in Verse 11, to (3) burnt sacrifice in Verse 13, to (4) Brahma
in Verse 15, to (5) the cosmological and psychological
wheel in Verse 16, all with a certain ascending order of
value or superiority, culminating in the reference to "the
Self content in the Self" in Verse 17.

These follow a graded sequence consistent with the
cosmology and epistemology of the Vedanta, ranging from
creation to Self-realization. This series of verses implies a
secret mystical doctrine which has been the fecund cause of
differences between Vedantins such as Sankara, Ramanuja
and Madhva, the duality between prajah (progeny) and
yajnah (sacrifice) being resolved in different ways by these
three great acharyas (teachers).

By giving primacy to the concept of the Self, in Verse 17
here the Gita in fact solves this question of duality by a
final appeal to psychology, although the discussion begins
cosmologically with an implicit duality which is inevitable.
Each acharya (teacher), according as he is more interested
in theology or religion than in Self-realization as such, is
left free to derive his own doctrine from whatever stage of
the discussion between the extremes indicated in this series
in Verses 9-17 - as may be most convenient for his purposes.
The concept of an Ishvara (Lord) who is still beyond
maya (relativist principle), or the concept of an Ishvara
subject to maya, or even an Ishvara who has nothing to do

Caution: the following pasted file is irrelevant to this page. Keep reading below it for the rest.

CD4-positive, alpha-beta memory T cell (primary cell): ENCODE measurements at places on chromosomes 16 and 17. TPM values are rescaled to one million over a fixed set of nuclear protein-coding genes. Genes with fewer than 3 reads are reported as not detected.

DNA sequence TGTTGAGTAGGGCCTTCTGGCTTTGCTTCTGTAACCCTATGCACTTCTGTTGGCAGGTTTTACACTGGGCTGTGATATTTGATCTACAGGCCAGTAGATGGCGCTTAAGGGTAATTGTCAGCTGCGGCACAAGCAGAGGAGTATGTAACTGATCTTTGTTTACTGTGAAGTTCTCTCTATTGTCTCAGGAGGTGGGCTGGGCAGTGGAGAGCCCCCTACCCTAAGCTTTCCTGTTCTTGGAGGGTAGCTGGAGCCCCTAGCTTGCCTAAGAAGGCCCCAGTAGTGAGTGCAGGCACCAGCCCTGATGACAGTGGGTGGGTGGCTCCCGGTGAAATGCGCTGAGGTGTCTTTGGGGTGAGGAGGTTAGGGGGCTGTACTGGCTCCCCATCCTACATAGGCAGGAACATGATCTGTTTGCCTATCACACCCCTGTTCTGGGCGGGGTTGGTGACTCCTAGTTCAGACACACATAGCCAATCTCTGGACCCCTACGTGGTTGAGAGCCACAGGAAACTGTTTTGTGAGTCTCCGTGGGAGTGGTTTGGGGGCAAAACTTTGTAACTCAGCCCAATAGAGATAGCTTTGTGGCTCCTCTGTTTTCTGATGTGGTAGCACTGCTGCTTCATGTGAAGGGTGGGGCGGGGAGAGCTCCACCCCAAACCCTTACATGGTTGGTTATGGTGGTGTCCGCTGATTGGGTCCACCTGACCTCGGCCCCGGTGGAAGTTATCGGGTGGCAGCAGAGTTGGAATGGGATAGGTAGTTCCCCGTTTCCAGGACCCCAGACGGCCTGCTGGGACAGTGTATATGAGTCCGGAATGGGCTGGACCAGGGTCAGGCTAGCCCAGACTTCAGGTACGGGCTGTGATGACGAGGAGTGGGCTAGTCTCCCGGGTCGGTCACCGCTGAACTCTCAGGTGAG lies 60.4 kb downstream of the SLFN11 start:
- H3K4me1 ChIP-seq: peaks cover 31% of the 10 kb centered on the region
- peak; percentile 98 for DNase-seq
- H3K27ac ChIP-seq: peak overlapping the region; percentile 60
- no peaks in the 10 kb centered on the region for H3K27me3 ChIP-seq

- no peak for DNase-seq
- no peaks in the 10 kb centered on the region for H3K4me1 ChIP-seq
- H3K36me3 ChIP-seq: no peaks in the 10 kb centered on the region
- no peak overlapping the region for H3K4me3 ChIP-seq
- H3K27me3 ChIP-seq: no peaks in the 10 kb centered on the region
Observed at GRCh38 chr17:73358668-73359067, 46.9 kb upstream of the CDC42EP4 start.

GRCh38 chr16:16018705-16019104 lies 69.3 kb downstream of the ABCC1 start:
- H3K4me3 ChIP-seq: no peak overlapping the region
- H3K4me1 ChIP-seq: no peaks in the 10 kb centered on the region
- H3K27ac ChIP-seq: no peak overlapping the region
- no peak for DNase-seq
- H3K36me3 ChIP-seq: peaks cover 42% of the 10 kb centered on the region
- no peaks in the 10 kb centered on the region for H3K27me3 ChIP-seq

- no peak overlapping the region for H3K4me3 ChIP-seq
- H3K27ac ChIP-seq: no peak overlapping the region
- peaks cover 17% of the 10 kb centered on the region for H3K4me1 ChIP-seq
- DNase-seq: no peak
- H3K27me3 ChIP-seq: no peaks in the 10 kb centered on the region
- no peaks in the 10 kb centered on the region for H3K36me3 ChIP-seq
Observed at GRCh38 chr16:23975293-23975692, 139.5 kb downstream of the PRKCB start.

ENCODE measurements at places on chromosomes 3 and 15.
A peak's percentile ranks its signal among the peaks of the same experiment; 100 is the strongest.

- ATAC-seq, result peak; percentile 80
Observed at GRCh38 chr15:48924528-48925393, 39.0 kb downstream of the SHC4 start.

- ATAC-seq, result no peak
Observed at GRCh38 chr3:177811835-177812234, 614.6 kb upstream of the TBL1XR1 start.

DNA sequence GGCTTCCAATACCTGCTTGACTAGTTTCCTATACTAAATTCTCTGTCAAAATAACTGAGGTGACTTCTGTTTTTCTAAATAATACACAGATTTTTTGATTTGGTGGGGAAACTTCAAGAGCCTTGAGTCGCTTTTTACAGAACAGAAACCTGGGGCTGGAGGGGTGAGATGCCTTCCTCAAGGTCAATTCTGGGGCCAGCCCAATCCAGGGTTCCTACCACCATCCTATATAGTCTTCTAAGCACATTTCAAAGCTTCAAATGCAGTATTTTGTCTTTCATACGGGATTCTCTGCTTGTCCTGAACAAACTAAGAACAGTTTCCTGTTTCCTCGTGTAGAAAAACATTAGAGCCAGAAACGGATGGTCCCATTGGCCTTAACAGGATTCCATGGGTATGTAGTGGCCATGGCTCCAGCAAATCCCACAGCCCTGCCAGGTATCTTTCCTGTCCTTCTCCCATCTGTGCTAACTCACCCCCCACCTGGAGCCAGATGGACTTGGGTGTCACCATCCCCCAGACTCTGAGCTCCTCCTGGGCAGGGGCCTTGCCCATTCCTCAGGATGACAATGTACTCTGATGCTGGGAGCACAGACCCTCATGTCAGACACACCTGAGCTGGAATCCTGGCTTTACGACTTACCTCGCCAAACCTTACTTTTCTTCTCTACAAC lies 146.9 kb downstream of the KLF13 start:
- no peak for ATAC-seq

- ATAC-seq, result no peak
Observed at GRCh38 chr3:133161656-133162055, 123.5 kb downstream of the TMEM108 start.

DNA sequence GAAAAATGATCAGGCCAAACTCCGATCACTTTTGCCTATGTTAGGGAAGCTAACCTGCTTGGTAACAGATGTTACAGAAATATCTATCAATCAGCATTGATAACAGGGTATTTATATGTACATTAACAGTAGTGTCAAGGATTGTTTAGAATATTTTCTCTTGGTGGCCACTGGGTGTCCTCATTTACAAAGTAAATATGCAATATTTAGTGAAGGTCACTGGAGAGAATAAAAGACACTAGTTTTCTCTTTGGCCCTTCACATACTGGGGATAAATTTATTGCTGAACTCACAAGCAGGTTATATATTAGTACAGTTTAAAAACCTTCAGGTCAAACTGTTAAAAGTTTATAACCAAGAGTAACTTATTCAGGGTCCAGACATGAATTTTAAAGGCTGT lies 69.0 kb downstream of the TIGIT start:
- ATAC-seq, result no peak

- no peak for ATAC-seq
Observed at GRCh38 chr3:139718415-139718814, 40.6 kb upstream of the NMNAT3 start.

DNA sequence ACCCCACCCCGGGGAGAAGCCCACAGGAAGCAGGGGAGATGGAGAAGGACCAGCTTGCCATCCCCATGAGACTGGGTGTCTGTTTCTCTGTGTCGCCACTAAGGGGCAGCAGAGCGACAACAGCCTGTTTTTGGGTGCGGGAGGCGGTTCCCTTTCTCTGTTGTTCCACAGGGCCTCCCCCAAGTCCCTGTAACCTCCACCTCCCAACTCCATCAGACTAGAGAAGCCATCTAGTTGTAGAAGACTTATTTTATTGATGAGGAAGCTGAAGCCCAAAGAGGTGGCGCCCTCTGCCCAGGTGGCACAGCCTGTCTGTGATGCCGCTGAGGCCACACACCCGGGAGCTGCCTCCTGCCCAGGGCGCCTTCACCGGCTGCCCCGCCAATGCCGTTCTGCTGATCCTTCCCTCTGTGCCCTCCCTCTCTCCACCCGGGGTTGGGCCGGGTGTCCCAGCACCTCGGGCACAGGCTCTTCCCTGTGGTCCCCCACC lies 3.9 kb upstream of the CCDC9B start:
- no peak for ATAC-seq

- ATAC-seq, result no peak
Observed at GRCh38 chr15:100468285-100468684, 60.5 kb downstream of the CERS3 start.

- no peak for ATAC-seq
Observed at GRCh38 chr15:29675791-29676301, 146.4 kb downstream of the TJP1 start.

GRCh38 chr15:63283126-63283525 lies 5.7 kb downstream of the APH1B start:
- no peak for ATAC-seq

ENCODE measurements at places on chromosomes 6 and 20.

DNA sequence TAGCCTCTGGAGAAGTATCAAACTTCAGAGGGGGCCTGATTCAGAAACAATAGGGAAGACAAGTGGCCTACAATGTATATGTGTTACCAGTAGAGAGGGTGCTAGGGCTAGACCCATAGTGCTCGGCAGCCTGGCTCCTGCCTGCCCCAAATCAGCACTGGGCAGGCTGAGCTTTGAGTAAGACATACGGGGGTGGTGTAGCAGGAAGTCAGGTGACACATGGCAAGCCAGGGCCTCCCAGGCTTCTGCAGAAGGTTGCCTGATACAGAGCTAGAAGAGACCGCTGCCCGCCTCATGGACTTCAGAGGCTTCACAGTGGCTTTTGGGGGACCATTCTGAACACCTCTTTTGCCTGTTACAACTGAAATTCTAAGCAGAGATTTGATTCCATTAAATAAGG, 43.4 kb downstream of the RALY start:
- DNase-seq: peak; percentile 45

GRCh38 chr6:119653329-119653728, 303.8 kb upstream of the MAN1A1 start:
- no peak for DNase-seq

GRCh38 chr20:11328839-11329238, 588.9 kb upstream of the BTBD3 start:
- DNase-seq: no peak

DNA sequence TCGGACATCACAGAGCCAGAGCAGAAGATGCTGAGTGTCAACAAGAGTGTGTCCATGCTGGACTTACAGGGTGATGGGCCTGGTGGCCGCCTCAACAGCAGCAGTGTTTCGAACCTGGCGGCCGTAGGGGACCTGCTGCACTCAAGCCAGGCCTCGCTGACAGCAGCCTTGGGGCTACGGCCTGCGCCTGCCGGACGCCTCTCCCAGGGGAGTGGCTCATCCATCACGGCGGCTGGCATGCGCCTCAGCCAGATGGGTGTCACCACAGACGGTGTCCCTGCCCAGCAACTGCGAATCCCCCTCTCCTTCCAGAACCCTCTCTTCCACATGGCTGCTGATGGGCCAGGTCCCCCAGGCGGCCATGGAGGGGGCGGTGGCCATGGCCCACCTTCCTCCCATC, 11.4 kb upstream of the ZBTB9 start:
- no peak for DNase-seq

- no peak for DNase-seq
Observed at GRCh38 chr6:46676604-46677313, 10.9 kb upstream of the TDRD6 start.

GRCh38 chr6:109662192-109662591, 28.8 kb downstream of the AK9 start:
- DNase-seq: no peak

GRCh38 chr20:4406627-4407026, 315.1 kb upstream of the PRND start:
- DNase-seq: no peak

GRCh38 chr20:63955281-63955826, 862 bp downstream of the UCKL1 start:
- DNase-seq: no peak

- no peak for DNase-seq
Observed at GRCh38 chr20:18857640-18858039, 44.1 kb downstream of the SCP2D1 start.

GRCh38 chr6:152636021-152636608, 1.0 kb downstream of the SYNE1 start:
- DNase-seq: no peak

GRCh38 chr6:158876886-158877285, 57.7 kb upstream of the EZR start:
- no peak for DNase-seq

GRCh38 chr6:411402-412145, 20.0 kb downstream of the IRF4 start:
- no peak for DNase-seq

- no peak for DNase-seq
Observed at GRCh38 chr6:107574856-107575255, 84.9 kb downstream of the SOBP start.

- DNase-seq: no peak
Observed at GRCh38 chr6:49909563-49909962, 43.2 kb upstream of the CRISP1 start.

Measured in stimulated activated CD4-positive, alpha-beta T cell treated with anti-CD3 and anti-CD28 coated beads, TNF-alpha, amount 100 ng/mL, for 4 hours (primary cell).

relativism at all, could all be legitimately related
organically to the development of the subject matter of this
section, as has actually been done by Sankara, Ramanuja
and Madhva.


yajnarthat karmano 'nyatra
loko 'yam karma bandhanah
tadartham karma kaunteya
mukta sangah samachara

Outside of activity with a sacrificial purpose, this
world is bound by action. Even with such a purpose,
do engage in work, 0 Kaunteya (Arjuna), freed of all


There are two kinds of action to be distinguished in this
verse: first, that necessary or binding action with which the
whole world could be said to be bound; secondly, that kind
of action which is done with the motive of a sacrifice, the
sacrifice itself being a second interest or end and which,
taken together with the action itself, determines its

This second category comes nearest to the kind of action
which is done for its own sake, which is an end in itself, not
utilitarian at all, but rather to be idealistically understood.
As we have said already, the duality between ends and means
is here abolished. This latter kind of action is what is
recommended in the verses that follow, taking one yajnartha
(end of sacrifice) after another in a certain graded
order as indicated above. The sacrifice in the Gita is
unitively conceived with no duality between ends and means
as so finally formulated in the verse so often repeated
of iv. 24. In Verse 17 here, however, instead of the concept
of Brahman (the Absolute), the concept of Self serves the
same purpose.

The word muktasangah (abandoning attachment) does not mean
that one has no goal at all. Such an interpretation would
come into conflict with tadartham (for the sake of that).
One has to be attached to a goal pertaining to the
particular contemplative context in each case and discard
the extraneous or third factors which may be called
"horizontal"values that interfere with the "vertical"
bipolarity, unitively conceived as between ends and means.


sahayajnah prajah srishtva
puro'vacha prajapatih
anena prasavishyadhvam
esha vo 'stv ishta kamadhuk

In ancient times, having created the peoples with sacrifice
as pertaining to them (necessarily), Prajapati (the Lord of
the peoples) said: "By this shall you grow and multiply:
let this be to you the milch-cow of all desires."


Here the milk of ishta kamadhuk (the cow answering to
every desire) covers the whole range of possible human
values from the most ordinary to the highest. These values
result as a synthesis between the various yajnah or pure acts